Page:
In the side streets of old Dehli a gold shop sells bangles, baby jewellery, bullion and coins. All yellow 22 and 24 carat gold. Its shopkeeper changes his prices daily, using the London price fix as his benchmark and charging a small premium to help his profits.
Meanwhile in mainland China, the Shanghai Gold Exchange (SGE) oversees gold imports, most notably via Hong Kong. It is the largest physical gold market in the world yet like the small Indian gold shop, the SGE relies on the previous day’s London price fix as its pricing benchmark.
Between them, India and China dominate global physical gold demand. In 2014 the World Gold Council (WGC) estimates approximately 3,900 tonnes of global physical demand of which circa 800 tonnes goes to China and 800 tonnes to India. Chinese gold consumption is more than 800 tonnes, in fact much much more. In November 2014, Xu Luode the Chairman of the SGE told a conference that China would import 1,200 to 1,300 tonnes in 2014. The WGC needs to step up its game.
(Click on chart to enlarge)
What matters is that the Chinese and Indians are the powerhouses of the gold market. Yet perversely both countries, and indeed the whole world, is beholden to a gold price 'fixed' in London and influenced by round the clock futures trading on the COMEX platform in the US.
Price formation is the subject of heated discussion amongst participants and commentators on the gold market. Some believe the market is manipulated, that Western governments, big banks and to some extent speculators, collude to keep the gold price down, thereby protecting the US dollar’s and other currencies’ value.
Certainly, the gold price is relatively easy to manipulate. The futures market can be used to take long and short bets which can then be settled with no physical gold changing hands. For example you could sell large quantities of gold futures over a short period to shock the market and then buy back your position in a more measured way to limit upward price pressure. The disparity between the huge value of gold contracts traded at COMEX and the small value of the bars (good for delivery) in its warehouse demonstrates the synthetic nature of that market place.
So why do the Chinese and Indians accept this state of affairs, where Western markets set the price? After all, they buy most of the newly produced gold yet have almost no say in price formation. The answer is that it suits them, at least for now. The current gold price is only 20% higher than the average cost of production and at some major gold mines production cost equals the current gold price. So the Chinese are thinking 'if you want to sell me gold for little or no profit then you are very welcome'.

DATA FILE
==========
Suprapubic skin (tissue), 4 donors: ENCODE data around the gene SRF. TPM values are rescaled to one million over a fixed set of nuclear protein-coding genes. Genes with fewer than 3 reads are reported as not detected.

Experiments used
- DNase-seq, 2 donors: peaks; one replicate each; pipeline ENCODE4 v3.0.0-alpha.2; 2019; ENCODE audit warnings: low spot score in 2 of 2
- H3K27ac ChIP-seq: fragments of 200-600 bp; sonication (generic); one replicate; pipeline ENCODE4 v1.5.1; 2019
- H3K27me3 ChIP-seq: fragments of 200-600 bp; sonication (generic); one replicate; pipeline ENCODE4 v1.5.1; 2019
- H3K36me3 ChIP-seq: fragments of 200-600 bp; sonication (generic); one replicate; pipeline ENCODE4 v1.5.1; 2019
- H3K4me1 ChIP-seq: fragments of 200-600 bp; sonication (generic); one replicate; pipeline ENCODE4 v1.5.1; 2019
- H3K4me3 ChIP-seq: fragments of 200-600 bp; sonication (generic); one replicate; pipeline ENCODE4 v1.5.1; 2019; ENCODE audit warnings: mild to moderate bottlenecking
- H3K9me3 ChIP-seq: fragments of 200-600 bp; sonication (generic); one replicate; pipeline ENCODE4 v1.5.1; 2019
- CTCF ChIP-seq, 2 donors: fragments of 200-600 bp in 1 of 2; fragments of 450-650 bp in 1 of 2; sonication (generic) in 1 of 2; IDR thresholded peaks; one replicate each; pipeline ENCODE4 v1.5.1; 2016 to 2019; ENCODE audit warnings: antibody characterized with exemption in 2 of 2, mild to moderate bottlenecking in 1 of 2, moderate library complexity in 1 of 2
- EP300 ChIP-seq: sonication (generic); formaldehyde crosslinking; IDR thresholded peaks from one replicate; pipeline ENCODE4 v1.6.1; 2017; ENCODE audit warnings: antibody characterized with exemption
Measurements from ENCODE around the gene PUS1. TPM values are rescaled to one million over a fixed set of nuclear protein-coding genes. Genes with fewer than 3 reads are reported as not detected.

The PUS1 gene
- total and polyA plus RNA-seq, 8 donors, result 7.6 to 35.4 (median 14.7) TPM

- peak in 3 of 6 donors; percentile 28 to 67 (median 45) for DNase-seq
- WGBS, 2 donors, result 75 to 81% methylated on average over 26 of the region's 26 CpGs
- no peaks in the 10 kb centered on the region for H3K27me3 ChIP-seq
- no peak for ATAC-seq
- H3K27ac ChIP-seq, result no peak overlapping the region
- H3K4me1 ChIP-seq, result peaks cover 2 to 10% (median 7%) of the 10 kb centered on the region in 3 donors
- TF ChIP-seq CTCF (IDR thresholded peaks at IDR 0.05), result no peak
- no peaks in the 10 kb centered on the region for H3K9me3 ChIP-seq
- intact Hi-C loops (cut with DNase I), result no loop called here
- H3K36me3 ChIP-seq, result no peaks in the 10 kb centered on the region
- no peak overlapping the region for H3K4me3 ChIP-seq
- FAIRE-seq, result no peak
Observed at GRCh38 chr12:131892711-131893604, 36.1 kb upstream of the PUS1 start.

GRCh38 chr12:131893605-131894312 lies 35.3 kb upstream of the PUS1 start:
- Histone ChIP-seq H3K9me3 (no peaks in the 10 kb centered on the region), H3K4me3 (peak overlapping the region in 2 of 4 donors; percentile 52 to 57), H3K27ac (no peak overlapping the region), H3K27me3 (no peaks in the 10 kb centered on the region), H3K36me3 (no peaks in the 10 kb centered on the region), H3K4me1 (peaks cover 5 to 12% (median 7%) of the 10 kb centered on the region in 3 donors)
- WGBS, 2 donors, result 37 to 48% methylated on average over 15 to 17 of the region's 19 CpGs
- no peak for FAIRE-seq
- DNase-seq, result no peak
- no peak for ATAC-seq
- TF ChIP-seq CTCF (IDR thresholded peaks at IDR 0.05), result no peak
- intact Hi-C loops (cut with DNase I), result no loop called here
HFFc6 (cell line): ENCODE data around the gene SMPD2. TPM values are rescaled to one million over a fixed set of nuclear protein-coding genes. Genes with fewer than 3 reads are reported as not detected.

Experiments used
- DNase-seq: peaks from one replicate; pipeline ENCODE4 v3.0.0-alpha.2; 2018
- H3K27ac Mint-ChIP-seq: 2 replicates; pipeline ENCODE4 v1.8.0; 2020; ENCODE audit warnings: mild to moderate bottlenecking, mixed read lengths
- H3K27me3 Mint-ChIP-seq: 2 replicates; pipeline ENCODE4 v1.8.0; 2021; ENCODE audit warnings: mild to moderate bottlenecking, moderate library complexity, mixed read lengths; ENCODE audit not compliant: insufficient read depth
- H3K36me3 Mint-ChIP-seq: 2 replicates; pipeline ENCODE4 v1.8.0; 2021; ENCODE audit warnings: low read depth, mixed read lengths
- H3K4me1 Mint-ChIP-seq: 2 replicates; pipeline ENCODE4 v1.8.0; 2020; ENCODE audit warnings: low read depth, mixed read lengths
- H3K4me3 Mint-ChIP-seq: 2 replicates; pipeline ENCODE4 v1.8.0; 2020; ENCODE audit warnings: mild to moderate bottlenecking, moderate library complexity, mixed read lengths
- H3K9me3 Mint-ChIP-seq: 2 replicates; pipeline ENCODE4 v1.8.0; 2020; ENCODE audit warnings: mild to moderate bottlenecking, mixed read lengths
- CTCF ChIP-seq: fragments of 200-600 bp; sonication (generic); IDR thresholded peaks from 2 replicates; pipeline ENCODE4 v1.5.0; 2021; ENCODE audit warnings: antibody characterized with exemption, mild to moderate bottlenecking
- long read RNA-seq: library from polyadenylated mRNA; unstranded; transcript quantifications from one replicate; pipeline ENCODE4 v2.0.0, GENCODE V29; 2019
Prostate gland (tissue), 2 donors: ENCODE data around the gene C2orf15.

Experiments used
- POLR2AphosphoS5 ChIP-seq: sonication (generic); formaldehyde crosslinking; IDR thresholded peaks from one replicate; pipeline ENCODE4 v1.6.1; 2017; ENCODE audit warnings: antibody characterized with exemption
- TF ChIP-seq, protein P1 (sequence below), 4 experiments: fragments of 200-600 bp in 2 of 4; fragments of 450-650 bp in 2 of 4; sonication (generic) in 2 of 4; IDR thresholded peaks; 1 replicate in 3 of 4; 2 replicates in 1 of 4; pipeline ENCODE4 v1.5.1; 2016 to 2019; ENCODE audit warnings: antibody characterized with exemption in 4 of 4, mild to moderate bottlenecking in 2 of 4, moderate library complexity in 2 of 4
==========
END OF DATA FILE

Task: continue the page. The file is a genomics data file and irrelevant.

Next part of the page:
Not only does China and India buy newly mined gold, they are also buying gold from Western investors. Over the last two years privately owned Western gold stocks have been rapidly depleting while Asian stocks increase steadily, leading to the simple conclusion that gold is moving eastwards.
What does this mean for investors? Should we be buying physical gold, gold ETFs or gold equities? These are difficult questions to answer, especially while the market is so volatile and potentially subject to manipulation. Some people argue that gold should be seen as an insurance product not an investment, that you should buy a small quantity of physical on a regular basis irrespective of the prevailing price.
I think the most important takeaway is not to dismiss the importance of gold to the Chinese, Indians and many other countries and regions (for example Russia, Turkey, Brazil, Middle East) all of which are net buyers and regard gold as the safest type of money. Also don’t imagine that Western central banks don’t have the utmost respect for gold. In recent years both the German and Dutch governments have moved to repatriate their gold reserves, probably because they fear the custodian (in the former’s case the US Federal Reserve) might lend or even sell their gold to someone else.
In terms of the gold price, although very hard to forecast, there could come a time when Asian and other non-Western demand outstrips physical supply. Recent data shows that UK, Swiss and even Hong Kong vaults are very low of stock. Supply from the mines and gold recyclers has evidently been insufficient to satiate Asian demand.
When stocks in Western gold vaults are too low to satisfy that additional Asian demand, the influence of the COMEX futures and London price fix could wane. Interestingly, in recent weeks the Shanghai Gold Exchange has made moves to create an international physical gold market which could easily become the leading market, and where gold prices are formed in the future. This would transform the industry, should reduce gold price volatility and would be good news for gold miners and gold investors alike.
Charles Long resources analyst at Sanlam Securities